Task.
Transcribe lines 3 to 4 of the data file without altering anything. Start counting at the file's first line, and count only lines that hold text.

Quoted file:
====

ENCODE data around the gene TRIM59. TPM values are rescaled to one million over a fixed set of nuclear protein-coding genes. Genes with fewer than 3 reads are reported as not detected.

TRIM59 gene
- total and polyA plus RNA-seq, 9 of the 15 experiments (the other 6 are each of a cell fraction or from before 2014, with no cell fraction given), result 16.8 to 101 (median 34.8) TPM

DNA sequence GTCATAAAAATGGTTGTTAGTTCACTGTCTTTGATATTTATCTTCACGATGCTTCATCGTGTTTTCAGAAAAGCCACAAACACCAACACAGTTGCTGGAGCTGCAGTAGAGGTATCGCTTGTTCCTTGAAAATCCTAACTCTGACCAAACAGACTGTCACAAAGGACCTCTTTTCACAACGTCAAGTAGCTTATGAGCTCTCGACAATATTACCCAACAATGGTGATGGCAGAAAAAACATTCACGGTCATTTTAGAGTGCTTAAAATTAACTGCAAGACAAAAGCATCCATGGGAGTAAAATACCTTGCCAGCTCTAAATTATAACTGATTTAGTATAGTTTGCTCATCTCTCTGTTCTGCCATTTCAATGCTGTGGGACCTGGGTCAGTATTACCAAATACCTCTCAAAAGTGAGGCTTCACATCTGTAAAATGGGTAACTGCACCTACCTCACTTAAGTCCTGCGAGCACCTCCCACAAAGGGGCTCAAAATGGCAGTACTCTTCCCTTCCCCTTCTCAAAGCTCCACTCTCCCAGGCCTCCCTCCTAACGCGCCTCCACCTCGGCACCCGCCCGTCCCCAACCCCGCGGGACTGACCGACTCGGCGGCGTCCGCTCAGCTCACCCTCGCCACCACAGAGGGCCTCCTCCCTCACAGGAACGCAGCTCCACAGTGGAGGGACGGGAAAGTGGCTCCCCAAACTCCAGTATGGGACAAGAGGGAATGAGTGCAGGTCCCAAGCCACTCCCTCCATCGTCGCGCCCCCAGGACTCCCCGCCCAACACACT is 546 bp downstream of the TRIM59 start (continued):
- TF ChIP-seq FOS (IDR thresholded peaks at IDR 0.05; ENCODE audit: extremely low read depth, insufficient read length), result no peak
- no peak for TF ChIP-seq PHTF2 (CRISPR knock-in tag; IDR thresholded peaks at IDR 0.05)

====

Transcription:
- total and polyA plus RNA-seq, 9 of the 15 experiments (the other 6 are each of a cell fraction or from before 2014, with no cell fraction given), result 16.8 to 101 (median 34.8) TPM

DNA sequence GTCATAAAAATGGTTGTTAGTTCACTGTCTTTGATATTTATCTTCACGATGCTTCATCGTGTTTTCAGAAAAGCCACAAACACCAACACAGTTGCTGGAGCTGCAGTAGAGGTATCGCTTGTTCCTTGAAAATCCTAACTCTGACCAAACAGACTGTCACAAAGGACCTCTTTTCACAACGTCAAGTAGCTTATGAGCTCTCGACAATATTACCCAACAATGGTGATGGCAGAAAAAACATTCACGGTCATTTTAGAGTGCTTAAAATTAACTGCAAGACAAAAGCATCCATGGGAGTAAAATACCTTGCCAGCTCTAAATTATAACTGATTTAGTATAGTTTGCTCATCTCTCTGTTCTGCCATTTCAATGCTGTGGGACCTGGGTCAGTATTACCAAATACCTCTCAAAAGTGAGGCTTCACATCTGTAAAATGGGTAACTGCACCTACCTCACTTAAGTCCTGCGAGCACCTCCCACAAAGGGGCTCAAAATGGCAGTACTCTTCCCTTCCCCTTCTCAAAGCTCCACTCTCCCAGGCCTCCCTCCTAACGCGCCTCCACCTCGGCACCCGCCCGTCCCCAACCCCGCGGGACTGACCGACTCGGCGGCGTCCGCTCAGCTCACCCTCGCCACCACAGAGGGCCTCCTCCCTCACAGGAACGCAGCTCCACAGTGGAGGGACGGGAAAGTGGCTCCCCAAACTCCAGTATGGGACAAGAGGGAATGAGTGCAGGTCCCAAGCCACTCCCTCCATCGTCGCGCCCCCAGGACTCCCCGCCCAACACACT is 546 bp downstream of the TRIM59 start (continued):